But a look at how quick Sainz was in between the incidents is interesting. Just before taking to the Aqua Minerale run-off for a second time, he’d lapped 0.7sec quicker than Leclerc and after a calm lap to stabilise things he was again quicker than Leclerc for five of the next six laps. He pulled it all together sufficiently well to finish on Leclerc’s tail in fifth, having started seven places behind him. So, as with Perez, progress is being made even if he’s not yet at the level he habitually reached with his previous team.
Daniel Ricciardo, having against the run of play managed to pull out a qualifying lap a few hundredths faster than McLaren team-mate Lando Norris in Bahrain, technically did it again in Imola, where he lined up sixth, one place ahead. But no one was pretending this reflected the reality – which was that Norris was whole chunks faster here. His only Q3 lap on new tyres was 0.35sec faster than Ricciardo’s but was disqualified for being 3cm over track limits on the exit of Piratella. This left him relying on his old-tyre time – and even that was only half-a-tenth slower than Ricciardo’s new tyre time.
In the race Daniel had to swallow his pride and allow Norris past under team instructions, Lando then going on to a starring drive which put him on the podium, almost half-a-minute ahead of Ricciardo in sixth. Daniel’s way better than this, but how long will the acclimatisation take?
Sebastian Vettel, after the nightmare of Bahrain where he’d been trapped in Q1 by yellow flags and then made contact dicing with Esteban Ocon in the race, wasn’t having a great time of it in Imola either. He qualified 0.25sec off Aston Martin team-mate Lance Stroll then had to start from the pitlane after the team ran out of time making repairs to his burnt-out brake cake-tins on the grid. A subsequent time penalty for this just dropped him even further behind. But there was at least some promise. One of the first onto slicks after the wet early phase of the race, he was lapping very quickly between then and when the red flags came out seven laps later. Indeed he was the fastest man on track on laps 29 and 30. There’s something to build on there.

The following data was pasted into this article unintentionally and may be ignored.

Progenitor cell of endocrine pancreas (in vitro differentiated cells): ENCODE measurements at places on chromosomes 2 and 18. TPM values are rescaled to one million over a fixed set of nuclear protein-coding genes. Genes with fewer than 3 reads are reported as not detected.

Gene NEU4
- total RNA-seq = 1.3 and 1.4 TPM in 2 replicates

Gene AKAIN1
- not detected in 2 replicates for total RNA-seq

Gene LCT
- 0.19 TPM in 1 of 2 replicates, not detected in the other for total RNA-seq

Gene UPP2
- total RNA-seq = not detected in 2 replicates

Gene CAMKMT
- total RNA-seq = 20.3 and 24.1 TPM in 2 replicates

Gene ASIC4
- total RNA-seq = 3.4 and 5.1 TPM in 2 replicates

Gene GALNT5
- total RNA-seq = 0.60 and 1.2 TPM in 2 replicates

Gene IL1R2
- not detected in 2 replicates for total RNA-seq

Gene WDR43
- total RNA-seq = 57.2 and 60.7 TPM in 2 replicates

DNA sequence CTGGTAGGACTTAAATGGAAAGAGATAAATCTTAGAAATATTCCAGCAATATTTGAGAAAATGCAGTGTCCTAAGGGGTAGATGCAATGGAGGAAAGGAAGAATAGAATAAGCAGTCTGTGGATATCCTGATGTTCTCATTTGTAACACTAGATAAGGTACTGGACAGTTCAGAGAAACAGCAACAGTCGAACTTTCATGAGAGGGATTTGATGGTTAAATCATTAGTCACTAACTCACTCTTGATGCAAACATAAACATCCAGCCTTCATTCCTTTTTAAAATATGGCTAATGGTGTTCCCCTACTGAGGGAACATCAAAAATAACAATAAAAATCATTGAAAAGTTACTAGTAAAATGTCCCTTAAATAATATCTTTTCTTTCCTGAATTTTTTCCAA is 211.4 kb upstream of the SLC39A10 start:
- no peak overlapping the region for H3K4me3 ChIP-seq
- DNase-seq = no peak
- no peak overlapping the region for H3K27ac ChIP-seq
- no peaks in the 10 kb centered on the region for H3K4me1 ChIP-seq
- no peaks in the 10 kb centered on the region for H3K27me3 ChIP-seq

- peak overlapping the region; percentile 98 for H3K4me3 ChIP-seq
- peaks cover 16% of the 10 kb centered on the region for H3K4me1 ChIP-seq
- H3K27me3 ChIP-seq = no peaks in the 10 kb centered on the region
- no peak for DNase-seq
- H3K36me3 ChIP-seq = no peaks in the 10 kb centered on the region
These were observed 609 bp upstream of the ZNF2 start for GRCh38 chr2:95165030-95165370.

Events in Bahrain probably flattered Alonso (we lost the reference to Ocon in qualifying because of the latter getting trapped in Q1 by the same yellows that befell Vettel). Fernando had qualified the Alpine in Q3 there, helped by the failed medium-tyred bids in Q2 of the faster cars of Perez and Yuki Tsunoda. But in Imola, we had that Ocon comparison throughout – and it revealed Alonso to be trailing Ocon by 0.476sec in Q2.
Like others, he got away with an off on a wet reconnaissance lap (he got back to the garage and had a new wing fitted), but had a couple more in the race. He did run much of the afternoon in very close company with Ocon, though. The red flag fell just as Ocon had pitted, putting Alonso directly ahead on the restart, but he was unable to stay there, Ocon getting ahead after seven laps, Alonso tracking him to the line right on his tail. “I feel 300% better prepared after that race,” related Alonso, “because there were so much different conditions, different tyres, track conditions, restarts etc. I always said it would take three or four races, but I think it’s coming together.”
Watching how the performances of these five, all but Sainz grand prix winners, a couple of them world champions, but all pitched against younger team-mates, is going to be one of the fascinations of this season.